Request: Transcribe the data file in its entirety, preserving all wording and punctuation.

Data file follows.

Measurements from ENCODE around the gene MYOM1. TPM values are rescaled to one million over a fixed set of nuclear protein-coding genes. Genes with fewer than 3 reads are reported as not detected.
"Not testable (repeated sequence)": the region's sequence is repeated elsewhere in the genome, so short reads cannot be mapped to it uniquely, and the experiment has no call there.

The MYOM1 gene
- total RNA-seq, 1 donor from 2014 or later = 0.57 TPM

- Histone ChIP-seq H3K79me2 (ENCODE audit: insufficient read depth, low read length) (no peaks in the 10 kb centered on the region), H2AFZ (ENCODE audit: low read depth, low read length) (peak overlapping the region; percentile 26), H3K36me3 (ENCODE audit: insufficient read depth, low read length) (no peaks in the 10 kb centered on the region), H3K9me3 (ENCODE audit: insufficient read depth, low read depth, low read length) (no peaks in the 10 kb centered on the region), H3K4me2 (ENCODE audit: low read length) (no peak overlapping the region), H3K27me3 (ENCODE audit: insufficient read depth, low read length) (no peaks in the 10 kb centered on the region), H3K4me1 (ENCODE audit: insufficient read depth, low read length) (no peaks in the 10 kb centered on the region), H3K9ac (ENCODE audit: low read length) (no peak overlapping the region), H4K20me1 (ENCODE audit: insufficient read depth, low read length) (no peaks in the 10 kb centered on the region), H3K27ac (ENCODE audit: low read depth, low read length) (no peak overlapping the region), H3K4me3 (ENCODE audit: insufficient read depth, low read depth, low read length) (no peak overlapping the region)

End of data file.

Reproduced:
Measurements from ENCODE around the gene MYOM1. TPM values are rescaled to one million over a fixed set of nuclear protein-coding genes. Genes with fewer than 3 reads are reported as not detected.
"Not testable (repeated sequence)": the region's sequence is repeated elsewhere in the genome, so short reads cannot be mapped to it uniquely, and the experiment has no call there.

The MYOM1 gene
- total RNA-seq, 1 donor from 2014 or later = 0.57 TPM

- Histone ChIP-seq H3K79me2 (ENCODE audit: insufficient read depth, low read length) (no peaks in the 10 kb centered on the region), H2AFZ (ENCODE audit: low read depth, low read length) (peak overlapping the region; percentile 26), H3K36me3 (ENCODE audit: insufficient read depth, low read length) (no peaks in the 10 kb centered on the region), H3K9me3 (ENCODE audit: insufficient read depth, low read depth, low read length) (no peaks in the 10 kb centered on the region), H3K4me2 (ENCODE audit: low read length) (no peak overlapping the region), H3K27me3 (ENCODE audit: insufficient read depth, low read length) (no peaks in the 10 kb centered on the region), H3K4me1 (ENCODE audit: insufficient read depth, low read length) (no peaks in the 10 kb centered on the region), H3K9ac (ENCODE audit: low read length) (no peak overlapping the region), H4K20me1 (ENCODE audit: insufficient read depth, low read length) (no peaks in the 10 kb centered on the region), H3K27ac (ENCODE audit: low read depth, low read length) (no peak overlapping the region), H3K4me3 (ENCODE audit: insufficient read depth, low read depth, low read length) (no peak overlapping the region)